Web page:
The Malachite casket / 2022

The Ural Mountains stretch from the North to the South over many thousands of kilometres, dividing the two parts of the world — Europe and Asia. As an area situated “between two worlds” and inhabited by numerous indigenous folks, Ural was the birthplace of a rich mythology. The Soviet writer Pavel Bazhov, fascinated by Uralic folklore, became the author of the famous collection of Uralic tales where reality and fantasy are intertwined. 

I travel around places where Pavel Bazhov’s tales took place and meet people who now live there. In fact, I am following the path of Bazhov — he travelled extensively across the Urals interacting with indigenous people. He was deeply interested in their lifestyle and stories passed down from generation to generation. By observing and talking to locals it is possible to explore those permanent archetypes that are part of any mythology. I would like to understand the changes of social landscape in this area and the continuing significance of tales and myths in modern life. A lot of characters in Pavel Bazhov’s tales had real and mythological prototypes. They are closely connected with specific geographical location, rooted in tales, mythology, and traditions. They stay faithful to their ancestral places, which give them support and fill them with strength. However, some heroes of Bazhov’s tales choose to wander and decide to leave their home bravely facing unavoidable obstacles and challenges.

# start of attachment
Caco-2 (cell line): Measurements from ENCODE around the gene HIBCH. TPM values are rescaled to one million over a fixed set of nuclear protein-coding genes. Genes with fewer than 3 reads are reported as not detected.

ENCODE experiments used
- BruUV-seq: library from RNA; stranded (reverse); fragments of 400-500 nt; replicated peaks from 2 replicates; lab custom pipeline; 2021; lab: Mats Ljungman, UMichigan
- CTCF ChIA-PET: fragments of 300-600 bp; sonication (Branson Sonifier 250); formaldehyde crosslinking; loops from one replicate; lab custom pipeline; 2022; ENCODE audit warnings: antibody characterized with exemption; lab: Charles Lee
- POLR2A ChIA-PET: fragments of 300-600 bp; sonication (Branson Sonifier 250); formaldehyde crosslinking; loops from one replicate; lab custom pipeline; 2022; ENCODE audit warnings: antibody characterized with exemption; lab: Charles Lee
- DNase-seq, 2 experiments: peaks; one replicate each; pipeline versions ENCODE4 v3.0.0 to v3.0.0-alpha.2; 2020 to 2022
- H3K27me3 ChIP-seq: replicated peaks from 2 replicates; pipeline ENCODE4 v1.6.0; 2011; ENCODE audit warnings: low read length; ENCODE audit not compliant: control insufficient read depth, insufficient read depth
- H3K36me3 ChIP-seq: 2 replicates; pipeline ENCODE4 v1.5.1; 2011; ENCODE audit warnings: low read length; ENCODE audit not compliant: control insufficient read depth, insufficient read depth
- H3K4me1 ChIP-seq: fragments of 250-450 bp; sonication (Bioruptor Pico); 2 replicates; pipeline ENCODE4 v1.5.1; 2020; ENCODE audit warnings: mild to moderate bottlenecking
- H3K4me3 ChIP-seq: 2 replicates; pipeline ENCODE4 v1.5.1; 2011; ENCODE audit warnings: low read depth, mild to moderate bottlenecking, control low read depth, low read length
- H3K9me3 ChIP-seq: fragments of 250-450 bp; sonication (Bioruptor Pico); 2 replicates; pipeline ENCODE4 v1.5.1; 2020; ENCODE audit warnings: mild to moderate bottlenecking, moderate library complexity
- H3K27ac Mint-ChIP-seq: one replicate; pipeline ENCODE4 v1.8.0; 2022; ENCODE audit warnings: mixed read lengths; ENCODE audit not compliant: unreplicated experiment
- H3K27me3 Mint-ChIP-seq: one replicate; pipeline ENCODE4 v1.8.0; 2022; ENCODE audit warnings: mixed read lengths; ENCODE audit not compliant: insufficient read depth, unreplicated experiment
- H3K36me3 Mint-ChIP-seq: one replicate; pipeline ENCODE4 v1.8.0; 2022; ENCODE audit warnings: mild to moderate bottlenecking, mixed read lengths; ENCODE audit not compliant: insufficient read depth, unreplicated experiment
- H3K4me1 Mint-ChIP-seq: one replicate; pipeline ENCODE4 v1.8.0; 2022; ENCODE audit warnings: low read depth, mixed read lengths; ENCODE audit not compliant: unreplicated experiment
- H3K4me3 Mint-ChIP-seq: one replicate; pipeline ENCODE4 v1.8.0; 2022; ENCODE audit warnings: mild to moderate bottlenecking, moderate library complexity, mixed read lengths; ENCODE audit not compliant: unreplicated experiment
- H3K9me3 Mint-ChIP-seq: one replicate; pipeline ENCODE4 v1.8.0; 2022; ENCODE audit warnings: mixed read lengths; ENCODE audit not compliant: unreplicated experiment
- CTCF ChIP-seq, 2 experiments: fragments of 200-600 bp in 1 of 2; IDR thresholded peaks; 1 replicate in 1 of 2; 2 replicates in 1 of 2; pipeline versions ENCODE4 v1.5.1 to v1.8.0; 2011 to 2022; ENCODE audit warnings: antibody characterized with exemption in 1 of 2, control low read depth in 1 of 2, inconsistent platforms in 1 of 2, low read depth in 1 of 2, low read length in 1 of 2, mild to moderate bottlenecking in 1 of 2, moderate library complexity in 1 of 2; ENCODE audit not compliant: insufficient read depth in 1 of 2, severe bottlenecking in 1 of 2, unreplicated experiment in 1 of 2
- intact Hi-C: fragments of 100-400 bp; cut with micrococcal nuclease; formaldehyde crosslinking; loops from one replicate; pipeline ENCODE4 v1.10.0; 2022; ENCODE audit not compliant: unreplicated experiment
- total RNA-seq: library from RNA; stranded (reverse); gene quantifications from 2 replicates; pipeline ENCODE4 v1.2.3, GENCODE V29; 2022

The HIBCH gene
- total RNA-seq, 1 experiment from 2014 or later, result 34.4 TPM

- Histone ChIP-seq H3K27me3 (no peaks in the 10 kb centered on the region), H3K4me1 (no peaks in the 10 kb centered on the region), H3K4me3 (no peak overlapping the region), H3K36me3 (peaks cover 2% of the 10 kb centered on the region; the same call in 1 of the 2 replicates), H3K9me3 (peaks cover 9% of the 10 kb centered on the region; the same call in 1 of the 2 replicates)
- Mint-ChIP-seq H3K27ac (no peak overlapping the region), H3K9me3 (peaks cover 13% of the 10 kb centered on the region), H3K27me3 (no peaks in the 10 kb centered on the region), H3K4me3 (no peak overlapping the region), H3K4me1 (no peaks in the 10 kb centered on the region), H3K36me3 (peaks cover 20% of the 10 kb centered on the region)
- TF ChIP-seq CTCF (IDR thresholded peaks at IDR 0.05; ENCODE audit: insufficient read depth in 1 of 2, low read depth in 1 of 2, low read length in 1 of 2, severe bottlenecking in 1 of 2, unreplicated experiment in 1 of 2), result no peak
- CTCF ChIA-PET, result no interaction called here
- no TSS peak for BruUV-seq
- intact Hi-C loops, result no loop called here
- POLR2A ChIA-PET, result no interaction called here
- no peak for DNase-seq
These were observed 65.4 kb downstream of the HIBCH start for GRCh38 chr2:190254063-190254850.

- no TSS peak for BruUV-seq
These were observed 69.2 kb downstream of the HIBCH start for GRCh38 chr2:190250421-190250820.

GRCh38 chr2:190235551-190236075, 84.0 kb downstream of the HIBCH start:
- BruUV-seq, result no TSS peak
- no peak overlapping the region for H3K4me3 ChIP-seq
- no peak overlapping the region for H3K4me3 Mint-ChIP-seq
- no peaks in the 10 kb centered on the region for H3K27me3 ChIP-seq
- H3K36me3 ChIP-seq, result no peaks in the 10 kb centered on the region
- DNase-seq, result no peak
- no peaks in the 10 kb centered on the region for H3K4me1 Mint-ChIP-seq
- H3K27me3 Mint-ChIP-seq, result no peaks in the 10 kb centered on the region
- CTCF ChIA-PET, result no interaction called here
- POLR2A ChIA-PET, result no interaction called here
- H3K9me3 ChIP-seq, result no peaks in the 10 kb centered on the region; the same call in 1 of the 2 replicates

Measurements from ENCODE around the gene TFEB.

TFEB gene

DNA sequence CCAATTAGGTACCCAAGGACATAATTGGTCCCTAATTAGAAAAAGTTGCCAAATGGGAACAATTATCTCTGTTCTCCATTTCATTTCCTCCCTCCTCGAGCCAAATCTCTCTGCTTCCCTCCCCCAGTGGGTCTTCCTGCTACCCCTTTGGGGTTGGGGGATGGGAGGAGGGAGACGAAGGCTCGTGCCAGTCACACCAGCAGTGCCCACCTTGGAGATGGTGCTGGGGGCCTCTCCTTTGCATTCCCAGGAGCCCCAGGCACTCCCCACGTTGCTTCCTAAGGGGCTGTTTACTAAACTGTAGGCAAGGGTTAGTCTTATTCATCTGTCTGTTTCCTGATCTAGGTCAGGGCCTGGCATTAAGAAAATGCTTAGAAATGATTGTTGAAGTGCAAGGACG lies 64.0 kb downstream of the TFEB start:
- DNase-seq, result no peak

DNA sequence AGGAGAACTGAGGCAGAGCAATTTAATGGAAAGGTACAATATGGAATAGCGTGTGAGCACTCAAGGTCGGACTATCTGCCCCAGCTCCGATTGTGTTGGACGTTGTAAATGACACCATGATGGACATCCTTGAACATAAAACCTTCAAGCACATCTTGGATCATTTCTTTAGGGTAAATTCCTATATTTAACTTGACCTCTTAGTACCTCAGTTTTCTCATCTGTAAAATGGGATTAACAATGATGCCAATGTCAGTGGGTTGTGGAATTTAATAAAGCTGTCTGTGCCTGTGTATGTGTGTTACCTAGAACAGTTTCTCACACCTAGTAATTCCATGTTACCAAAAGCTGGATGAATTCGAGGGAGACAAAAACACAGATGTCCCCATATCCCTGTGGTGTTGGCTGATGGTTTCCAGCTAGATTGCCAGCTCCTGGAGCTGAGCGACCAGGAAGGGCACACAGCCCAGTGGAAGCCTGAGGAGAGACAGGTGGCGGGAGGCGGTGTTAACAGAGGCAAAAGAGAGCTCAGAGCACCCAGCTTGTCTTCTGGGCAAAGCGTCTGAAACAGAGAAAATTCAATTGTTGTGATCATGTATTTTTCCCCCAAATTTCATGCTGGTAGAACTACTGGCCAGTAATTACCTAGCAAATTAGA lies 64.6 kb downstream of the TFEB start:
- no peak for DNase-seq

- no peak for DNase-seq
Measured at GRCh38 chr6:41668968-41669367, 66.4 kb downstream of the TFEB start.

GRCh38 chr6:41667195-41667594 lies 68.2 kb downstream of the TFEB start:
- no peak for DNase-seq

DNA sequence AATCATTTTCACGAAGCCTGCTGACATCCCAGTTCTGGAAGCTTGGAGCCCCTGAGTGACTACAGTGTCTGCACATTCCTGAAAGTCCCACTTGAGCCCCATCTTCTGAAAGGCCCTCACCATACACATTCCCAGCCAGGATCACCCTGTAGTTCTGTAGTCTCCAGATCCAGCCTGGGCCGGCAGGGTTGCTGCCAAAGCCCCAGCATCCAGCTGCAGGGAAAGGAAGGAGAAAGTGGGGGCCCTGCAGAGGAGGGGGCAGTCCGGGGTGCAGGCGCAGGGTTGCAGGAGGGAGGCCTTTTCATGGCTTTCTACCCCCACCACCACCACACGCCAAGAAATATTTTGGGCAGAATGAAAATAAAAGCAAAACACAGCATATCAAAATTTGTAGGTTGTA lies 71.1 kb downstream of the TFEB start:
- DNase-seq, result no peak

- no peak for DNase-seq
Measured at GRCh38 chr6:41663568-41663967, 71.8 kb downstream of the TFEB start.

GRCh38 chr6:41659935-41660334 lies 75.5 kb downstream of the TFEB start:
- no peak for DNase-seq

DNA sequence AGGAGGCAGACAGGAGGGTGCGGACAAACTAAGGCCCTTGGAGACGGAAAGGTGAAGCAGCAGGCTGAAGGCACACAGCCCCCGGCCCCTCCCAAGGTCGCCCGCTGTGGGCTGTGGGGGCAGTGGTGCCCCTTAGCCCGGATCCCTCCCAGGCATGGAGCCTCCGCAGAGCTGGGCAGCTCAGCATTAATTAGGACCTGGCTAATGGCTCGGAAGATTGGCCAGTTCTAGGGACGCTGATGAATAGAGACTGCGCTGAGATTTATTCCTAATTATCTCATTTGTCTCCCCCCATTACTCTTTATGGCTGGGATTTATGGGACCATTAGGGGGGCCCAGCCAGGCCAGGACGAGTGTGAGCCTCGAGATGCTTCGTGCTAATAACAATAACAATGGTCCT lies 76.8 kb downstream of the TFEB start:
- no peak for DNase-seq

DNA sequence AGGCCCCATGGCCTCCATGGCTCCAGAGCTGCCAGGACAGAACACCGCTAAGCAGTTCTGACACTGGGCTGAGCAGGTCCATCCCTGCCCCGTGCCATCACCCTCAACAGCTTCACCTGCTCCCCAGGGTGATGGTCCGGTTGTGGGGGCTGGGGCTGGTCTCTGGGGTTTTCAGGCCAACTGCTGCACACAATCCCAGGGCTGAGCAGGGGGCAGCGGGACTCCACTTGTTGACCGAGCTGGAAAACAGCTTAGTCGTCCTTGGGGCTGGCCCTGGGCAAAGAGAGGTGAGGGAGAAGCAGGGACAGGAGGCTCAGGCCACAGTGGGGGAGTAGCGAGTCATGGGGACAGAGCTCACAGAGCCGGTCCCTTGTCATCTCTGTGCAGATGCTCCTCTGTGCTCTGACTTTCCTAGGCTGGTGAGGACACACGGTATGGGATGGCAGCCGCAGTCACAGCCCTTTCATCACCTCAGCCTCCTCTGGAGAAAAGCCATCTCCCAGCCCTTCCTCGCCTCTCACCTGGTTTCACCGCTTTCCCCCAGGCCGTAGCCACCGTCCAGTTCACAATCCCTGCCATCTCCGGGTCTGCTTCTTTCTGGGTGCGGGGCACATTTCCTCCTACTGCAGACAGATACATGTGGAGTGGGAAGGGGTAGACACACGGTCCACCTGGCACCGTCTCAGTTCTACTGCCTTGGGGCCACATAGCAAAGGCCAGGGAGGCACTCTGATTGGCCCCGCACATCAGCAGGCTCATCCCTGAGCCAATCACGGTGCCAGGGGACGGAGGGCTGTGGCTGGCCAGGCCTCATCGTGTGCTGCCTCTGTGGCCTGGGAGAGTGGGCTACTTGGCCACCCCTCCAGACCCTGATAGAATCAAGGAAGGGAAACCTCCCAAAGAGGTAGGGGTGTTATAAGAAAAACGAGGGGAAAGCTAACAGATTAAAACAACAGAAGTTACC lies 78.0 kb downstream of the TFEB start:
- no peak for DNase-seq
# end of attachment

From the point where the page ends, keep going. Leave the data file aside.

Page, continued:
The idea of this project is a result of my reflections on the importance of the bonds between a human, his or her motherland, traditions and their continuity. All this turned out to be directly connected to the current events happening in my country, Russia, which I had to leave. Being pulled away from my home ground and familiar environment, I have to reinvent my idea of home and my values.